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Rebate restoration will be a shot in the arm for public health

Rebate restoration will be a shot in the arm for public health

As the vote-vying continues in the lead up to the federal election, Tasmanians will no doubt hear politicians declare just how important healthcare is, and how committed they are to fixing burgeoning wait times.

They should bear in mind that about 10,000 of those Tasmanians are currently stuck on stagnant public hospital elective surgery waiting lists. Many of them will be living with pain. Many will be faced with a reduced quality of life as they continue to wait.

Those patients would be right to wonder why, despite so many promises from successive governments to fix the public health system in Tasmania. Elective surgery waiting lists continue to climb, and health outcomes are poorer compared with other states. This is only set to worsen as we face an aging population with increasingly complex health needs.

This election represents a golden opportunity for all parties to make a health policy decision that would not only drive down waiting lists, but also provide more timely access to health care for every single Tasmanian.

The policy is simple: restore the means-tested private health insurance rebate.

The rebate was initially introduced to cover 30 per cent of the cost of a private health policy. It puts private health within the means of more people, thereby freeing up space for others in the public system. This rebate has not kept step with increasing health service costs, meaning it now covers less than 25 per cent of the cost of a policy for low and middle-income earners.

Restoring the rebate to 30 per cent is the most effective way the Australian Government can help provide surgery and hospital access to all Tasmanians, not just those with private health insurance.

It isn’t well recognised, but Tasmania’s public hospital system relies on a healthy and robust private health system. For every person who can access private health care, more resources are available to treat people in the public system. Conversely, every person forced to leave their private health insurer becomes another person who the public system must find the room, staff and funding to care for. Restoring the rebate can stop it.

While a five per cent erosion of a means-tested rebate may not sound large, in pure dollar terms, it represents $23 million disappearing from the pockets of Tasmanian policy holders every single year.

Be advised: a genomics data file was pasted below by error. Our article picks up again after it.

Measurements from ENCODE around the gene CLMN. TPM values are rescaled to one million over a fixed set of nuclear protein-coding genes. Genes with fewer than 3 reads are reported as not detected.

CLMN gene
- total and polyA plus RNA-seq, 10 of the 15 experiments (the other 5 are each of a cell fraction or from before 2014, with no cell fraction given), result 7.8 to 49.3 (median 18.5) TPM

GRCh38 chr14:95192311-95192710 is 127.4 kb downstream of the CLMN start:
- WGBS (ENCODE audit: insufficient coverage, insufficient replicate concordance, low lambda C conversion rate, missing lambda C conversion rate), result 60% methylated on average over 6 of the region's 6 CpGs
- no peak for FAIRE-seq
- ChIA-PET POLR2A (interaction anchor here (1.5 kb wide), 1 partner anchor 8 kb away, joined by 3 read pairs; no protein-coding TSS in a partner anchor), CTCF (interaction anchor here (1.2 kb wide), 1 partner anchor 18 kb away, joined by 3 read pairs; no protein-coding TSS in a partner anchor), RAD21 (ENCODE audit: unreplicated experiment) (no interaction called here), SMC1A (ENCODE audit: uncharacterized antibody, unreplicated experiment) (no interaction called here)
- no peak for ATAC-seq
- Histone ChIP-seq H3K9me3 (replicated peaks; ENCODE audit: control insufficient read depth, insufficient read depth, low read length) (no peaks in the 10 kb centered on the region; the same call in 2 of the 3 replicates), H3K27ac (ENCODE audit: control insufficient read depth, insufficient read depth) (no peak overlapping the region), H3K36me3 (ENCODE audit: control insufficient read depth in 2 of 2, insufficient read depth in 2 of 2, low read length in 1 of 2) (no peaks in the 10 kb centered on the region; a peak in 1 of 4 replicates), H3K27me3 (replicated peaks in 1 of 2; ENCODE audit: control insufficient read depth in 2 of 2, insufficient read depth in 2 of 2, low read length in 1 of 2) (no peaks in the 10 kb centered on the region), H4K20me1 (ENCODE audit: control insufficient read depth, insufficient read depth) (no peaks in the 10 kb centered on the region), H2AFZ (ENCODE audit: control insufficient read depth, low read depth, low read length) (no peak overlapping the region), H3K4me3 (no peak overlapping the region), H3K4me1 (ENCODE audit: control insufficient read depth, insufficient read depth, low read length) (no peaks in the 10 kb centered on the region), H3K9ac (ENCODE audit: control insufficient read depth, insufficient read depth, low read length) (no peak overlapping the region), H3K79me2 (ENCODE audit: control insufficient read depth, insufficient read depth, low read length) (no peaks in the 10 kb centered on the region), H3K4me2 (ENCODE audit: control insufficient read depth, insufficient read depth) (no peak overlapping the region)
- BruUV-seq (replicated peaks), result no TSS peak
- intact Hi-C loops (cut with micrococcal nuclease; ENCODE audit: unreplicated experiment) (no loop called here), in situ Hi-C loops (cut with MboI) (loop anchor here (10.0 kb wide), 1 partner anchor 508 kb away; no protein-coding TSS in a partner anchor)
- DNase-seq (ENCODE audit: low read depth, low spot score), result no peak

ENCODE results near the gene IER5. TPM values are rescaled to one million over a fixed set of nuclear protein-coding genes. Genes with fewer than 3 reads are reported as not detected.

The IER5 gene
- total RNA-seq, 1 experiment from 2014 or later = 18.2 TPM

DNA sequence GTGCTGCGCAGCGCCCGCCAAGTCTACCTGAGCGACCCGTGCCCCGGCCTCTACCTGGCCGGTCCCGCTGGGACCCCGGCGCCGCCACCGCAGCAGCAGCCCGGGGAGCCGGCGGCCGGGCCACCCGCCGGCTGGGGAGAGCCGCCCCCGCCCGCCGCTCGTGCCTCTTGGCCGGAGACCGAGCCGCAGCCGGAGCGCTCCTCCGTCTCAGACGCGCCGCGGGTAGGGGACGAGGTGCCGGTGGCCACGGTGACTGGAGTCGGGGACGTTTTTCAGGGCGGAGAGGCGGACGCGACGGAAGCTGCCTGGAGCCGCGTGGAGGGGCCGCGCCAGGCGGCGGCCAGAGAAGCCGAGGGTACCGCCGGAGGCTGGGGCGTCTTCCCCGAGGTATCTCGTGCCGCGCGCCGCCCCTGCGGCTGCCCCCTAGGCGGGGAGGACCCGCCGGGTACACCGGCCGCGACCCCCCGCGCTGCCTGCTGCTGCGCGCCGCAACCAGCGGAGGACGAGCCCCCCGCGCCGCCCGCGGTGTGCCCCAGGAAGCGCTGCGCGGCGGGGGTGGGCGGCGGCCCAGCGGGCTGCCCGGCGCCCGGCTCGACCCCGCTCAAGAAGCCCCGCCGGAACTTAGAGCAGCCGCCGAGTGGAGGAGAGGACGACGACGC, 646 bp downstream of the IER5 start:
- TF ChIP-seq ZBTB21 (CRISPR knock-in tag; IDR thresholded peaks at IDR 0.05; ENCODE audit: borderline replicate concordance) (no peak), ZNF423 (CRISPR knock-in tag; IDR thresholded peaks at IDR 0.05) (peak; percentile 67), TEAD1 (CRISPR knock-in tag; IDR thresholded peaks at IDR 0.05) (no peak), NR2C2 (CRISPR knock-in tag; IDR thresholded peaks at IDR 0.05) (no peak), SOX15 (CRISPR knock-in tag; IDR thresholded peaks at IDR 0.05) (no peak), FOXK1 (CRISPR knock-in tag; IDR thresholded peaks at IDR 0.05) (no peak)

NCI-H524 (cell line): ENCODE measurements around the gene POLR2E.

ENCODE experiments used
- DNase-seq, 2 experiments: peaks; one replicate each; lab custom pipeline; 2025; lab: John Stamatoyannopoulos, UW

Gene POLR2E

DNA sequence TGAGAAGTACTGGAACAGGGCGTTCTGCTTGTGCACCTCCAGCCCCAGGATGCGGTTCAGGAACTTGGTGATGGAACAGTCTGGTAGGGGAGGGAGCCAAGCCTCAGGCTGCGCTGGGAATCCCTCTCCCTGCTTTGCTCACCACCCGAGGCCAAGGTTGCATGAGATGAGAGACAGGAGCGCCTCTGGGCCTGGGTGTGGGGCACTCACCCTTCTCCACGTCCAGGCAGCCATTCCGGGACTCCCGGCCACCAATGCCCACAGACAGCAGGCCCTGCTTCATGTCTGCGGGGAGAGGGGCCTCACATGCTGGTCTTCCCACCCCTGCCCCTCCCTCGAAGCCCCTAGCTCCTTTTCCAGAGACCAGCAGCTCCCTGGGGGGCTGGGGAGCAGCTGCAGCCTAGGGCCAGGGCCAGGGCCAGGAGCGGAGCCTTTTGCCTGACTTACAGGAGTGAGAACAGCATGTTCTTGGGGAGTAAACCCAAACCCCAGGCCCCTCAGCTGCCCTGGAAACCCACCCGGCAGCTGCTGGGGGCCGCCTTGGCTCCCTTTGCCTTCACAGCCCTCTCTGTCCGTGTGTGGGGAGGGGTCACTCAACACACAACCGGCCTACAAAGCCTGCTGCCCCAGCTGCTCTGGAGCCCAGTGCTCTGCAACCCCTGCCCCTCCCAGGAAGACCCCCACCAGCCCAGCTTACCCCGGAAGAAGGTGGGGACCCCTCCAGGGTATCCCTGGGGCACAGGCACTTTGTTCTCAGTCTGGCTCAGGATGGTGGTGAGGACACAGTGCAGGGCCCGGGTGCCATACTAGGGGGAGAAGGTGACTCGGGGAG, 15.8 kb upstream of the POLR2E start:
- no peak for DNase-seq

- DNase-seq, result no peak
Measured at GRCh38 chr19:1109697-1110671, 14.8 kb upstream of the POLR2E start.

The next Federal Government needs to step in during its first term to ensure people’s ability to take up and maintain private health cover – and stay out of the public system – is maximised. More private demand will also incentivise more investment into new private hospitals and clinics, increasing capacity further.

This has become more critical than ever as the state continues to battle the impacts of COVID-19, which are far from over.

Just last week the Royal Hobart Hospital was forced to again reduce elective surgery to help manage COVID-19 pressures. A few weeks ago, the pandemic paused elective surgery at every public hospital in the state.

Of the more than 10,000 Tasmanians parked on public hospital surgical waiting lists in January, more than 1,000 of these were classed as category one patients. If you are unlucky enough to be a less-urgent category three patient on a list at either the Launceston General Hospital or the North-West Regional Hospital, you will wait about a year for your surgery.

Tasmanians are rightly worried about the ability of the public system to provide the healthcare they need. The ongoing struggles of the public health system, exacerbated by COVID, has seen increased investment in private health insurance: more than one in two Tasmanians now hold a policy.

Governments must start seeing the health system as a single entity – not merely as a distinct and separate private and public system. It is a point in fact that two out of every three elective surgery procedures in Australia are done in the private system. The systems are critically linked; it is critical that people have every encouragement to remain in the private health system to provide a better access balance for the community.

Cost of living pressures are making this more difficult to achieve. Tasmanians are currently feeling the sting of rapidly increasing property and rental prices, and rising fuel prices both at the bowser and on shop shelves as producers pass on added costs to consumers. This looms as a difficult decision for Tasmanians to make in balancing the need for timely access to health care with other concerns in the family budget. The Federal Government can assist Tasmanians in not having to choose one over the other.

It is time for the Australian Government to act and restore the private health insurance rebate, for the good of every Tasmanian.

Paul Lupo is the CEO of St.LukesHealth – Tasmania’s leading not-for-profit health insurer.